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The Taliban are ruling Afghanistan, they being a repressive regime especially for women, who, among other things, are not allowed to work. This situation is especially difficult for one family consisting solely of three women representing three successive generations. All the males in their family have died in various Afghani wars. The mother had been working as a nurse in a hospital, but regardless of she not being allowed to work, the Taliban has cut off funding to the hospital. The mother and grandmother make what they feel is the only decision they can to survive: they will have the preteen daughter masquerade as a boy so that she can get a job to support the family. The daughter, feeling powerless, agrees despite being scared as if the Taliban discover her masquerade, she is certain they will kill her. Partly as a symbolic measure, the daughter plants a lock of her now cut hair in a pot so that her lost femininity can flourish. The only people outside the family who know of the ... Written by
I saw 'Osama' on the same weekend in which Afghanistan held its first-ever free elections. The contrast between that event and what we see in this film could not be more dramatic and striking.
This is the first film made in the country since the fall of the Taliban regime. It is a harrowing study of life under that brutal dictatorship as seen through the eyes of a terrified 12-year old girl. The Taliban considered being a woman as almost akin to sinning against God. As a result, women were not allowed to hold jobs, appear in public without male escorts, or show their face or any other part of their body when venturing outdoors. 'Osama' focuses specifically on the plight of war widows who were virtually forced into starvation as a result of these draconian rules. The film tells the tale of a young girl whose mother loses her job at a local hospital. To provide food for the table, the mother and the girl's grandmother devise an extremely dangerous plan to pass the youngster off as a boy, thereby allowing her to work as an assistant to a sympathetic shop owner. Even though the penalty is death if she is caught, the young girl reluctantly accedes to the plot. When she is rounded up with the other local boys to begin a program of religious indoctrination and military training, she must expend a great deal of effort to prevent her ruse from being uncovered.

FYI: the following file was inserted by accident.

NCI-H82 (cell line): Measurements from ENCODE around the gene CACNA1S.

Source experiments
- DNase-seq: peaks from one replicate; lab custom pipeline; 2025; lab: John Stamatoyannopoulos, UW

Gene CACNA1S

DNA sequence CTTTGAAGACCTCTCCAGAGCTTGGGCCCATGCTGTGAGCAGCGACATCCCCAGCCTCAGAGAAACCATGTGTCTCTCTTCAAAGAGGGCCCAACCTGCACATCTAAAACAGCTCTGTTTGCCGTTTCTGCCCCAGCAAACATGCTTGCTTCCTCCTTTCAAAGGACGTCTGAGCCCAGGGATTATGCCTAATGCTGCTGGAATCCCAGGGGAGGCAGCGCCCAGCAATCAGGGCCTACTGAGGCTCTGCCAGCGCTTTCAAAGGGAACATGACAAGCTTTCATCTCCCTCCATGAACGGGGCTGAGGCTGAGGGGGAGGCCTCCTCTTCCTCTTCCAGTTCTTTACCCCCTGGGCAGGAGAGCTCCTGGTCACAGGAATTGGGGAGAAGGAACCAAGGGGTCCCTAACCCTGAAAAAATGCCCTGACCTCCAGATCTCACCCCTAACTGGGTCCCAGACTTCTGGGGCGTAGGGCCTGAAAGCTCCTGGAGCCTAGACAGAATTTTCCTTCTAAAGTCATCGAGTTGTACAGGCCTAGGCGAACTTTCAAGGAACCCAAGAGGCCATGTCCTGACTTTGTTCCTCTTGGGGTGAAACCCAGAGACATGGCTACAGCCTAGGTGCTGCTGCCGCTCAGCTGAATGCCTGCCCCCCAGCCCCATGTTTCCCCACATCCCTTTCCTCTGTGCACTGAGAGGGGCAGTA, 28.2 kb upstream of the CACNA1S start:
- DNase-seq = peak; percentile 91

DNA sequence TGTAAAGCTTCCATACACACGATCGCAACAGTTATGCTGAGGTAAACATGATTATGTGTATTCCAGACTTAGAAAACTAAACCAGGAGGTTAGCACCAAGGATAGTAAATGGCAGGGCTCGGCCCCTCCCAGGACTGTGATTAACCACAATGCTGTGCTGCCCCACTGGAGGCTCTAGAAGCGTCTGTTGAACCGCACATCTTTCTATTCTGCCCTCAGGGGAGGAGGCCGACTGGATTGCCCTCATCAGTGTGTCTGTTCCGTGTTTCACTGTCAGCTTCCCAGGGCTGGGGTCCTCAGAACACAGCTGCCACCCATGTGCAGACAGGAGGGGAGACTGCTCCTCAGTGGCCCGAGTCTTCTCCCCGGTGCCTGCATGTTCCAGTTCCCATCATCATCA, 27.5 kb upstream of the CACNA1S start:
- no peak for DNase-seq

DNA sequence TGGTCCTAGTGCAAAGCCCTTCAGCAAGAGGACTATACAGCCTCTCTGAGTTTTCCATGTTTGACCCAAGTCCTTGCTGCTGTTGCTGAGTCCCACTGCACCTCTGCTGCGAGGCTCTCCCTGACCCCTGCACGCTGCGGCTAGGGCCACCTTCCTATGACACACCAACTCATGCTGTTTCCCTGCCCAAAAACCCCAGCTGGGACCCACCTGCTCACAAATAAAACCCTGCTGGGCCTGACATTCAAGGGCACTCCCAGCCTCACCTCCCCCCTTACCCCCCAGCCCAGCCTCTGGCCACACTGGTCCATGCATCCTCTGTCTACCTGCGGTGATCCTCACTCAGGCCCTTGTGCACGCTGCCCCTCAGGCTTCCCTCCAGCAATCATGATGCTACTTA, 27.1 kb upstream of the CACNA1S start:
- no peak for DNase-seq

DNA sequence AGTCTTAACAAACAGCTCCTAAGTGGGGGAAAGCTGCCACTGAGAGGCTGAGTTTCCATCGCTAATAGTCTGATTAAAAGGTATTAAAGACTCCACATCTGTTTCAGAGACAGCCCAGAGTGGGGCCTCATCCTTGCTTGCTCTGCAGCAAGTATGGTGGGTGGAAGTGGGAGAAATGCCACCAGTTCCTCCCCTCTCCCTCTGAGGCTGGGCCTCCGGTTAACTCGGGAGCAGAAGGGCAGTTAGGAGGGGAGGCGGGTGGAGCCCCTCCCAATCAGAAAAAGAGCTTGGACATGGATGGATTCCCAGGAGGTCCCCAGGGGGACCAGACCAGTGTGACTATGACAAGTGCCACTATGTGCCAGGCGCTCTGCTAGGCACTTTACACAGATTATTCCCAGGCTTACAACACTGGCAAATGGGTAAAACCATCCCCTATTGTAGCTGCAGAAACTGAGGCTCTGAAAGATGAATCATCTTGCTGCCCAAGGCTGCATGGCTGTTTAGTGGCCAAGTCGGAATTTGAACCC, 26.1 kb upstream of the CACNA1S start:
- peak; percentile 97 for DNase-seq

'Osama' is a short film, and it doesn't intend to do anything more than offer a very small glimpse into what life was like under this tyrannical regime. In that respect, the film provides an invaluable service to those of us in the West who find it hard to believe that such mind-numbing ignorance and cruelty can still exist in our modern world. We see it, of course, every night on the news, but until an artist can translate it into recognizable human terms, the reality often doesn't hit us in the way that it should. 'Osama' really brings it home to us. Through our experience with these characters, we come to understand how unutterably hopeless and miserable life can be for people trapped in a culture defined by a pre-scientific mindset of irrational bigotry and superstition. The girl, who is dubbed by one of the other characters 'Osama,' is no plucky little heroine who takes on the Bad Guys, indifferent to the dangers she is facing.
She is a passive victim living a life of paralyzing fear, a perfect symbol for all the other women of her country who were consigned to a similar fate.
Writer/director Siddiq Barmak has employed non-professional actors to bring the tale to life. All of them do a remarkable job, especially young Marina Golbahari, who captures the wide-eyed terror of her character with vivid exactness. Golbahari becomes such an empathetic figure that her plight is understandable to any person from any culture.
'Osama' is like one of the early works from the school of post-war Italian neo-realism: small, unadorned and devastating in its simplicity and humanity.
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